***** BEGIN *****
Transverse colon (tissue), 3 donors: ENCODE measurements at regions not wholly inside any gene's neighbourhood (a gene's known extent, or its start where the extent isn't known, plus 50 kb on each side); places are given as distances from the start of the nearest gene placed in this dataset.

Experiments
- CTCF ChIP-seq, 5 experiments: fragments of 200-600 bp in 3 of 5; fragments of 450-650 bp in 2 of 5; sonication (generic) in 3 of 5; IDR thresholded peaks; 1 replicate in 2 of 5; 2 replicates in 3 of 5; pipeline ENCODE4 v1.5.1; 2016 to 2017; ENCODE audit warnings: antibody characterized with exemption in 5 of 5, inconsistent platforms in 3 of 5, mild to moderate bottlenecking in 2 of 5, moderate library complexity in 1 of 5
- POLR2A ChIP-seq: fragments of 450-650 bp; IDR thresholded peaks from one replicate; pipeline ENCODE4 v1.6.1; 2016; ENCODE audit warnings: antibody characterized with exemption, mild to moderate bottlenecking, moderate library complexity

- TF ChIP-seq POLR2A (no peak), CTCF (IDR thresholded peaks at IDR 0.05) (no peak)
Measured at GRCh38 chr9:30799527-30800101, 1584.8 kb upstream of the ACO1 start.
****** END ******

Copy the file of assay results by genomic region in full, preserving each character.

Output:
Transverse colon (tissue), 3 donors: ENCODE measurements at regions not wholly inside any gene's neighbourhood (a gene's known extent, or its start where the extent isn't known, plus 50 kb on each side); places are given as distances from the start of the nearest gene placed in this dataset.

Experiments
- CTCF ChIP-seq, 5 experiments: fragments of 200-600 bp in 3 of 5; fragments of 450-650 bp in 2 of 5; sonication (generic) in 3 of 5; IDR thresholded peaks; 1 replicate in 2 of 5; 2 replicates in 3 of 5; pipeline ENCODE4 v1.5.1; 2016 to 2017; ENCODE audit warnings: antibody characterized with exemption in 5 of 5, inconsistent platforms in 3 of 5, mild to moderate bottlenecking in 2 of 5, moderate library complexity in 1 of 5
- POLR2A ChIP-seq: fragments of 450-650 bp; IDR thresholded peaks from one replicate; pipeline ENCODE4 v1.6.1; 2016; ENCODE audit warnings: antibody characterized with exemption, mild to moderate bottlenecking, moderate library complexity

- TF ChIP-seq POLR2A (no peak), CTCF (IDR thresholded peaks at IDR 0.05) (no peak)
Measured at GRCh38 chr9:30799527-30800101, 1584.8 kb upstream of the ACO1 start.